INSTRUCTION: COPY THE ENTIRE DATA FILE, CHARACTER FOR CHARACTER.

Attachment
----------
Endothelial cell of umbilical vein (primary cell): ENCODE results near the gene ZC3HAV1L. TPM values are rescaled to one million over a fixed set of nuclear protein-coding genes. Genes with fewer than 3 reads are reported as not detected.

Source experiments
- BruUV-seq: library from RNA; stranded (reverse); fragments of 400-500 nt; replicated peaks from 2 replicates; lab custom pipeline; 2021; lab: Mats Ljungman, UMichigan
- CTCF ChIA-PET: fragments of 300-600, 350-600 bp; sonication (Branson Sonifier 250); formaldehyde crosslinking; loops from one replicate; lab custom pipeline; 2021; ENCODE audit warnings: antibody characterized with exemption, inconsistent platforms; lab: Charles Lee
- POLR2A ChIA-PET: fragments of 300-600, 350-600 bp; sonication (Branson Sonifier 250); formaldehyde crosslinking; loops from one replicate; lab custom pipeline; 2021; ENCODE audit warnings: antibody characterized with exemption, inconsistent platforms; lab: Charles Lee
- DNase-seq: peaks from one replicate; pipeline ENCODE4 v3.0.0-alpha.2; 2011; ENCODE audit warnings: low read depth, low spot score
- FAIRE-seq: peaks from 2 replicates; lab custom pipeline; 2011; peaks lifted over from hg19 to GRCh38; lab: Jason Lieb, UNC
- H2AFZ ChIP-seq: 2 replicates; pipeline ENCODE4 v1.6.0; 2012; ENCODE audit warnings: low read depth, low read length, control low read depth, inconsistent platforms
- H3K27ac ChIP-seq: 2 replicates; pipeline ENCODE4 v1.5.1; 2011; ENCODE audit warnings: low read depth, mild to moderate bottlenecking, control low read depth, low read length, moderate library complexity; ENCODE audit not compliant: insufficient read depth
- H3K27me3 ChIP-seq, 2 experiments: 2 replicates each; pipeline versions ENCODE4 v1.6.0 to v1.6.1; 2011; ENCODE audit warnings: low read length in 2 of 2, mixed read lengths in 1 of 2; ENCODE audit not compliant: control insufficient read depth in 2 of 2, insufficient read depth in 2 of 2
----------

Endothelial cell of umbilical vein (primary cell): ENCODE results near the gene ZC3HAV1L. TPM values are rescaled to one million over a fixed set of nuclear protein-coding genes. Genes with fewer than 3 reads are reported as not detected.

Source experiments
- BruUV-seq: library from RNA; stranded (reverse); fragments of 400-500 nt; replicated peaks from 2 replicates; lab custom pipeline; 2021; lab: Mats Ljungman, UMichigan
- CTCF ChIA-PET: fragments of 300-600, 350-600 bp; sonication (Branson Sonifier 250); formaldehyde crosslinking; loops from one replicate; lab custom pipeline; 2021; ENCODE audit warnings: antibody characterized with exemption, inconsistent platforms; lab: Charles Lee
- POLR2A ChIA-PET: fragments of 300-600, 350-600 bp; sonication (Branson Sonifier 250); formaldehyde crosslinking; loops from one replicate; lab custom pipeline; 2021; ENCODE audit warnings: antibody characterized with exemption, inconsistent platforms; lab: Charles Lee
- DNase-seq: peaks from one replicate; pipeline ENCODE4 v3.0.0-alpha.2; 2011; ENCODE audit warnings: low read depth, low spot score
- FAIRE-seq: peaks from 2 replicates; lab custom pipeline; 2011; peaks lifted over from hg19 to GRCh38; lab: Jason Lieb, UNC
- H2AFZ ChIP-seq: 2 replicates; pipeline ENCODE4 v1.6.0; 2012; ENCODE audit warnings: low read depth, low read length, control low read depth, inconsistent platforms
- H3K27ac ChIP-seq: 2 replicates; pipeline ENCODE4 v1.5.1; 2011; ENCODE audit warnings: low read depth, mild to moderate bottlenecking, control low read depth, low read length, moderate library complexity; ENCODE audit not compliant: insufficient read depth
- H3K27me3 ChIP-seq, 2 experiments: 2 replicates each; pipeline versions ENCODE4 v1.6.0 to v1.6.1; 2011; ENCODE audit warnings: low read length in 2 of 2, mixed read lengths in 1 of 2; ENCODE audit not compliant: control insufficient read depth in 2 of 2, insufficient read depth in 2 of 2